People Can Get Married In Montana Without Either of Them Being Present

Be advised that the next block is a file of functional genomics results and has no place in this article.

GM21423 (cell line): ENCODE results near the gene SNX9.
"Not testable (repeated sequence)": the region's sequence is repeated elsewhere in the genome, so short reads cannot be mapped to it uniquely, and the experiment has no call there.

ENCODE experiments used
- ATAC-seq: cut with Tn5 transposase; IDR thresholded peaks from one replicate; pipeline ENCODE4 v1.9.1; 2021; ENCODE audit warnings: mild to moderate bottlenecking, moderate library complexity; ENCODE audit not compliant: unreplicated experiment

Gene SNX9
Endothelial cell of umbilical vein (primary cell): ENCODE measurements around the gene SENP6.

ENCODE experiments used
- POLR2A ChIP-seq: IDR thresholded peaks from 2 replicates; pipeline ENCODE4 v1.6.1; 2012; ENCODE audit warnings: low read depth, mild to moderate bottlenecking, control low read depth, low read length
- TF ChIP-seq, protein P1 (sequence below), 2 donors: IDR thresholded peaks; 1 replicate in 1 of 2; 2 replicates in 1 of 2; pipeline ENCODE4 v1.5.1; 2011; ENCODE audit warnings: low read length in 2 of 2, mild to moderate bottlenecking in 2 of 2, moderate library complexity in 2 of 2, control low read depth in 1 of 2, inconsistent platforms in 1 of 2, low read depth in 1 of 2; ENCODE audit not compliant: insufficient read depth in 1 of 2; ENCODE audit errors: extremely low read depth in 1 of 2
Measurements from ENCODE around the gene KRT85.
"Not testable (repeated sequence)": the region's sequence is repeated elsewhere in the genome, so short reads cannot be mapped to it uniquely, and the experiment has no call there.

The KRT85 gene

In a double-proxy marriage, the participants are both absent from the marriage ceremony, and each is represented by a proxy. In the photo above, Armed Forces Proxy Marriages office manager Rachel Bodick, co-owner Tom Kennedy and co-owner Teresa Kennedy demonstrate how they hold civil ceremonies for double-proxy marriages, standing in place of the real couple who are usually far from Montana. Today, Montana is the only state where double-proxy marriages are legal. In order to qualify, you must either be a Montana resident or an active-duty military member. The law has been in place since Montana became a state in 1889. It’s believed that the intention of the Montana Legislature was to provide an opportunity for persons who lived a long way from a county seat to get married without having to travel long distances over the rural landscape. Today, double-proxy marriages in the state are on the rise. Prior to the pandemic, about 100 proxy marriages a year were performed in Montana, but now they’re doing about 100 a month. In fact, it’s gotten to the point where the state has had to raise the license fee in order to pay for temporary workers that are needed to process the high volume of marriage licenses.